Erin and Irena

Erin and Irena

Both of us (Erin and Irena) were at CU Expo wearing two hats –  we travelled with partners from our respective postdoc placements, and we also participated in the conference’s Engagement Fair on behalf of Nourishing Ontario.

2013-06-13 16.26.25

The fair was a two-hour event featuring an incredible array of booths, displays, and posters. While the 4-6pm time slot might have seemed like an opportune moment for people to steal some down time, the place was buzzing for the full two hours, with connections being made, stories being shared, and snacks being enjoyed.

2013-06-13 16.26.42

Our contribution to the fair was a poster presenting the conceptual mapping work done by Phil Mount for our Models and Best Practices Report. The maps seemed to catch people’s attention, and roughly 60 attendees stopped to chat with us and ask questions about Nourishing Ontario’s work. We received lots of positive feedback, and a few people took advantage of the laptop on hand to test the open access software used for the mapping.

AFHVS2013

Agriculture, Food and Human Values Society Conference, 2013

One week later, the poster was in Michigan for another conference, where Nourishing Ontario regional teams presented on current and upcoming work. At the same conference, Mount discussed the food systems mapping with an engaged room of artists, academics and practitioners, in a well-attended, thought-provoking workshop on visualization. However, you don’t have to travel to see our poster!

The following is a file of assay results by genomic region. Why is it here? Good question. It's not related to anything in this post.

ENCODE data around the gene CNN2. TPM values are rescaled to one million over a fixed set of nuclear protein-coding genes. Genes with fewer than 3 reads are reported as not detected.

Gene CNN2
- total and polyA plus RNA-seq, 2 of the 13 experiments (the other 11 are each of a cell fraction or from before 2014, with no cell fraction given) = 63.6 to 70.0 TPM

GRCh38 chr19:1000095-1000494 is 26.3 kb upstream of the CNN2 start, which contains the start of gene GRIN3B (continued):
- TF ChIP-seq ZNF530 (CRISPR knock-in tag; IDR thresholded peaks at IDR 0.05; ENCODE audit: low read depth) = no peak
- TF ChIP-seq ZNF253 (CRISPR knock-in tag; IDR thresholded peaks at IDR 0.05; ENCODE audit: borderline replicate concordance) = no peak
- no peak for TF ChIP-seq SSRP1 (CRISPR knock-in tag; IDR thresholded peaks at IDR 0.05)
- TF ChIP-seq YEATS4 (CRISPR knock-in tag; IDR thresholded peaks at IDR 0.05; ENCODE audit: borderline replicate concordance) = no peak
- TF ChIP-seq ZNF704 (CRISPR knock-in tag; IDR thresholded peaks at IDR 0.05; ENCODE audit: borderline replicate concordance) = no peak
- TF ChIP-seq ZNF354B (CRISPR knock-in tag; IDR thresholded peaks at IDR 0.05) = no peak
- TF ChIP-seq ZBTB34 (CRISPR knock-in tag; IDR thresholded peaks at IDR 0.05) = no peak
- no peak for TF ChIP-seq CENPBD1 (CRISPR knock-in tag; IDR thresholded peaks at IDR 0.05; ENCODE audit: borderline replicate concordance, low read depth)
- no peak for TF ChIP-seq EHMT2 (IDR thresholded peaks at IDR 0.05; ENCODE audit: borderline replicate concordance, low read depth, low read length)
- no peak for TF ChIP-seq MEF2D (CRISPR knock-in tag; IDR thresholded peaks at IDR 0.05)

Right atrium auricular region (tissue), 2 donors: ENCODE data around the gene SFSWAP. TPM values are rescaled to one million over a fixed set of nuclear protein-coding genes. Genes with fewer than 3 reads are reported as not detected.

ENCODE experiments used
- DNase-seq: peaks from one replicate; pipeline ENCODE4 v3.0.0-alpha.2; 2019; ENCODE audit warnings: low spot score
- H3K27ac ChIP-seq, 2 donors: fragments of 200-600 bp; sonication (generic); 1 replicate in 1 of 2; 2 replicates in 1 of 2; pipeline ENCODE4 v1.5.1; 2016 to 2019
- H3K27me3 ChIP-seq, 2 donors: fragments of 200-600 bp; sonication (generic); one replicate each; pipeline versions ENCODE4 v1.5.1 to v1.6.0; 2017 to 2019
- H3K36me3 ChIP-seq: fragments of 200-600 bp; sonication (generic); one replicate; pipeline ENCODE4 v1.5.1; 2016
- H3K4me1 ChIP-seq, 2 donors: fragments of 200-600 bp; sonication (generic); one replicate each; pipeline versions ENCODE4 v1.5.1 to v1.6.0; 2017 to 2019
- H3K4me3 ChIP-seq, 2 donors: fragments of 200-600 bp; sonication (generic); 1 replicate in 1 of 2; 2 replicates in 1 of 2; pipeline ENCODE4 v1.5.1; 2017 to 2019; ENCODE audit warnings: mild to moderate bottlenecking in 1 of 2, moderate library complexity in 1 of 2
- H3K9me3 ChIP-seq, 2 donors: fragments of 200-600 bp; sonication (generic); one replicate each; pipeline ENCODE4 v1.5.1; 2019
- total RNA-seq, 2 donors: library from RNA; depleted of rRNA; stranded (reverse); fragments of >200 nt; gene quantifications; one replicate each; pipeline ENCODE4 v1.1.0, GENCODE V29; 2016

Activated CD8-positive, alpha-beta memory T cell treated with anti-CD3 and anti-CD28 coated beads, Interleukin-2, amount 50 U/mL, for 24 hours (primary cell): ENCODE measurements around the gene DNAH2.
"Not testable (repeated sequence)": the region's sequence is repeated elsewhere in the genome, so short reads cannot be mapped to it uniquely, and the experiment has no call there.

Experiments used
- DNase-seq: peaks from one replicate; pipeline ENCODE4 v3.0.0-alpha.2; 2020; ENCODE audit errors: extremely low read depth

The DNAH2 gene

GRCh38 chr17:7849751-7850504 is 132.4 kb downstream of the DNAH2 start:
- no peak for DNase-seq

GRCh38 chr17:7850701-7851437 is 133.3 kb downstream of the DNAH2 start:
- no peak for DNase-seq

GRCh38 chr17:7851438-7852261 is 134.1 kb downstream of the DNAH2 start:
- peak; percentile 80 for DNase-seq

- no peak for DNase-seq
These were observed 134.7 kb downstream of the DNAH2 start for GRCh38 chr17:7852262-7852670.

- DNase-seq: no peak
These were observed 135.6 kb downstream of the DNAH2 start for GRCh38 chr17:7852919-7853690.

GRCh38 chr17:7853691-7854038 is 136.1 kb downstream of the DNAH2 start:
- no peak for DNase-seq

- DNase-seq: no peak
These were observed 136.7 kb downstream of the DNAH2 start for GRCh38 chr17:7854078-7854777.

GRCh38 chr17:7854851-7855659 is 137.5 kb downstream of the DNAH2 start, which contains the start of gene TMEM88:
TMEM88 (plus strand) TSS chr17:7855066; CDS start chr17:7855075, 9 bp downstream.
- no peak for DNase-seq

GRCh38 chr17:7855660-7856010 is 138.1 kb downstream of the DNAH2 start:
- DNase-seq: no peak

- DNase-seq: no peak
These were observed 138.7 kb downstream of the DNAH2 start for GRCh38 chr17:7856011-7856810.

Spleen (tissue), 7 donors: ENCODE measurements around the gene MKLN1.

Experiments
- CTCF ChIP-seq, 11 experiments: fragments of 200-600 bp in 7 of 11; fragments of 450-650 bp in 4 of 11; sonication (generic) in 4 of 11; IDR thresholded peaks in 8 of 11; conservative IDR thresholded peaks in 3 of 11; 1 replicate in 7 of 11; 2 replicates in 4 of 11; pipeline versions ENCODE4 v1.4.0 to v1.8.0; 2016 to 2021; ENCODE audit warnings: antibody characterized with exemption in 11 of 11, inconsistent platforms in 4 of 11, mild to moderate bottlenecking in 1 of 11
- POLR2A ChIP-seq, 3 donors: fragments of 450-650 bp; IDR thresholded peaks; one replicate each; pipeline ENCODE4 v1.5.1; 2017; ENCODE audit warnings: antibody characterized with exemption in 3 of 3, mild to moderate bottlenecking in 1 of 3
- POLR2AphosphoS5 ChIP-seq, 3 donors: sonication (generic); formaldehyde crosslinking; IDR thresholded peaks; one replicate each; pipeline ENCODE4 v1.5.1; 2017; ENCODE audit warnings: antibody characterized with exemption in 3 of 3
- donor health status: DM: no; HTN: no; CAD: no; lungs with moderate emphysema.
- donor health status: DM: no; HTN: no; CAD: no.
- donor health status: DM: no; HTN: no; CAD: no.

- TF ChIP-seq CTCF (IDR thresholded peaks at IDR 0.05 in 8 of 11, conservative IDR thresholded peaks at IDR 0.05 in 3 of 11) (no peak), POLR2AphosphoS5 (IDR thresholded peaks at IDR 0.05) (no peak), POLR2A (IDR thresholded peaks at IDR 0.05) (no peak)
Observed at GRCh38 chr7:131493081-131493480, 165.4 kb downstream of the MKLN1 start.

Just click here!

The Community, the University, Sustainable Community Food Systems

Working Together to Improve Regional Food Systems

Interested in learning about Community-University partnerships and their ability to facilitate healthy, sustainable community food systems?

Join us for a webinar, Wednesday June 26, 1 – 2 pm EDT

Sign up to receive call-in information.

Hosted by The Community First: Impacts of Community Engagement (CFICE) project of Food Secure Canada and Carleton University

All webinars are recorded and posted within a week.

Webinar description

In 2000, the Waterloo Region was recognized nationally and internationally for its innovative and comprehensive approach to creating a healthy community food system. It was through this approach that food was recognized as a key determinant of health. In this webinar, Katherine Pigott, Steffanie Scott, and Wajma Qaderi-Attayi describe two models of community-university partnerships in the Waterloo Region Food System.

These models are operating through the Faculty of Environment at the University of Waterloo and through the Healthy Eating and Active Communities Team at the Region of Waterloo Public Health. We will compare and describe these two ad hoc models of community-university partnerships, both of which act as facilitators of a healthy community food system.

Our presenters:

Katherine Pigott has worked at Region of Waterloo Public Health since March 2000. Katherine has over twenty years experience in community based planning, systems change and policy formulation that spans health promotion, economic development, crime prevention, and environmental planning.  In the course of her work, she has launched several businesses and non-profit ventures to meet social needs. She acts as Chair of Health Promotion Ontario.

Steffanie Scott is Associate Professor in the Department of Geography and Environmental Management at the University of Waterloo, and is engaged in research on sustainable food systems in China and Canada. She is President of the Canadian Association for Food Studies and is past Co-chair of the Waterloo Region Food System Roundtable. Steffanie’s next research project will involve developing a sustainable urban food system assessment framework, which will be applied in several cities in China. Steffanie teaches a 4th year course on food systems and sustainability.

Wajma Qaderi-Attayi is now working to complete her Master’s in Public Health. Currently, as a Public Health Planner Intern, she is working on the Healthy Eating Active Communities team at the Region of Waterloo Public Health, also with Health Promotion Ontario. In addition, Wajma is also currently precepting public health surveillance at the University of Waterloo.